Research carried out in the US has revealed a correlation
between the development of sleep apnoea and the seasons, with
winter the most common time of year for people to develop the
problem.


Sleep apnoea is a condition whereby the body suffers from a lack
of oxygen during sleep and it is most common in individuals who are
overweight or obese.


This hypoxia results in the body waking and as a result, people
who suffer from sleep apnoea tend to get less of the important
deep, restful sleep that is essential for their ongoing wellbeing
and health, as it is during deep REM sleep that the brain resets
itself after the day and the body carries out tissue
maintenance.


Undertaken at the University of Wisconsin, Reuters reports this
new research has shown an intriguing link between the severity of
the condition and the prevailing climate, with people likely to
have stronger and more sustained problems when the weather is
cooler.


According to the findings - which were based on the experiences of
7,500 individuals over a ten-year period - an average of 18 attacks
per night were recorded by patients at sleep clinics during the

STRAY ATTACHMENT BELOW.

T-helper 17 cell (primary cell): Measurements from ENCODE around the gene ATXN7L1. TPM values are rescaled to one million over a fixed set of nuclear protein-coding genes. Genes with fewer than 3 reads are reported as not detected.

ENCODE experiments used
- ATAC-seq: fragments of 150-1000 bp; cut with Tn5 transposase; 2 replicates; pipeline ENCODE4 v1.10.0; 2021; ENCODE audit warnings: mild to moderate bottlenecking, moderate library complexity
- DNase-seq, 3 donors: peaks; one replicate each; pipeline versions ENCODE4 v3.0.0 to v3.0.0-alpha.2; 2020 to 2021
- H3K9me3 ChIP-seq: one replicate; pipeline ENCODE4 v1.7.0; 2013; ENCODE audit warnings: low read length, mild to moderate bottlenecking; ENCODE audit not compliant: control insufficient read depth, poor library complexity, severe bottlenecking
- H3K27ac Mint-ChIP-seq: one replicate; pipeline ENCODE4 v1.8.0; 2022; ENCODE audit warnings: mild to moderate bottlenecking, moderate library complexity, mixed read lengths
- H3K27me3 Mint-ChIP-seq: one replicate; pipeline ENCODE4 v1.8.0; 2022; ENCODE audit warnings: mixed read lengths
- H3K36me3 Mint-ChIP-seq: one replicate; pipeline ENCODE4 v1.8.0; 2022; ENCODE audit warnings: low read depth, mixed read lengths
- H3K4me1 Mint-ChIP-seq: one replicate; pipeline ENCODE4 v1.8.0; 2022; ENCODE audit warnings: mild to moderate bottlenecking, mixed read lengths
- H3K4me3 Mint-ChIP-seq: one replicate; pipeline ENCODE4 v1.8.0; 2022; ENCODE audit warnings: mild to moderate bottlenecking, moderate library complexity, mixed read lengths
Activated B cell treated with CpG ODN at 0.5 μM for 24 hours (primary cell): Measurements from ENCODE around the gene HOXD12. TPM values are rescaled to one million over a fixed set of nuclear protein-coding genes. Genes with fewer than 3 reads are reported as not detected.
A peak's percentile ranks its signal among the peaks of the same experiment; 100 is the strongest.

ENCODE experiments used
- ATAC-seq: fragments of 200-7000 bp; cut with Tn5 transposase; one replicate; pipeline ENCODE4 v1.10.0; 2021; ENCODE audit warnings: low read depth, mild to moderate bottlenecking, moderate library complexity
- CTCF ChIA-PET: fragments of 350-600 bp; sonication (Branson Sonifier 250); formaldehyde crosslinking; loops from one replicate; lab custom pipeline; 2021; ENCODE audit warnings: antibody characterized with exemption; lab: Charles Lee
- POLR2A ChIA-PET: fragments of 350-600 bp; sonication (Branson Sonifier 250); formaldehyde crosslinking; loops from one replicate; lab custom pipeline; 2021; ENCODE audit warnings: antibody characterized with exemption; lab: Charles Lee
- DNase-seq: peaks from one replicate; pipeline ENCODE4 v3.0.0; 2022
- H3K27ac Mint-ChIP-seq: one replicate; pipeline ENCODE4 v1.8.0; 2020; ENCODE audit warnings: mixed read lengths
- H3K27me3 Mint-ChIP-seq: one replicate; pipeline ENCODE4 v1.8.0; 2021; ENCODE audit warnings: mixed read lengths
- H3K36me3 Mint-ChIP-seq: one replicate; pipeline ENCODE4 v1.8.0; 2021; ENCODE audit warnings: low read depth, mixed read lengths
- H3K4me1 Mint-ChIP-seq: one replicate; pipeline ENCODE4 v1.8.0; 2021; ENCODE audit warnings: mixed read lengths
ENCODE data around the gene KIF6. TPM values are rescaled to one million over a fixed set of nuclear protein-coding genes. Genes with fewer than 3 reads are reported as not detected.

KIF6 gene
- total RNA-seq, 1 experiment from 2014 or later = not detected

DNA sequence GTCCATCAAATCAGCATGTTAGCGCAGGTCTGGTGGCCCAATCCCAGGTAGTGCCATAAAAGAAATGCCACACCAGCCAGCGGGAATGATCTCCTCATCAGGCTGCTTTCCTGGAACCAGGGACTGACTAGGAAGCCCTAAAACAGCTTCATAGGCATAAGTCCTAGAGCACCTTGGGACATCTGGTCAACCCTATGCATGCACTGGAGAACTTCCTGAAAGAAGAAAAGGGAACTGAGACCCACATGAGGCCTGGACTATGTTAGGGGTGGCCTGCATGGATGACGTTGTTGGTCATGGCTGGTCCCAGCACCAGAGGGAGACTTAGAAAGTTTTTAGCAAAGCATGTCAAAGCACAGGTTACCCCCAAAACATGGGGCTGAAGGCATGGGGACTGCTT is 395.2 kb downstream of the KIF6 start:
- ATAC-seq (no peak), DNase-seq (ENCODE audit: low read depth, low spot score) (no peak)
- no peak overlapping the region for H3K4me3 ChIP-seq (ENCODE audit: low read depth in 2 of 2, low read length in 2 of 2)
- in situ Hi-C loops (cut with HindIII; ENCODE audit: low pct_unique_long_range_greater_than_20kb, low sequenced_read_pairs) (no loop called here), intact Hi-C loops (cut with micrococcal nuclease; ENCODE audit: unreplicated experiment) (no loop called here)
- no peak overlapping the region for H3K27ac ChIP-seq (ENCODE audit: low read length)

winter, while this figure dropped to 15 in the summer months.


The team of researchers noted in their report that more severe
sleep apnoea in the winter "can be due to several circumstances,
including winter-related upper-airway problems that intensify the
severity of [sleep apnoea] symptoms".


Elsewhere, a study completed in Taiwan has highlighted a link
between heavy snorers - a symptom of sleep apnoea - and individuals
developing serious rheumatoid arthritis.


The research showed that those who suffer from sleep apnoea are
twice as likely as non-sufferers to also develop rheumatoid
arthritis at some point in their life. It is believed the
joint-damaging disease is triggered when a person's immune system
experiences problems - something which can be set in motion by poor
sleep quality.


Posted by Michael EwingADNFCR-1744-ID-801401223-ADNFCR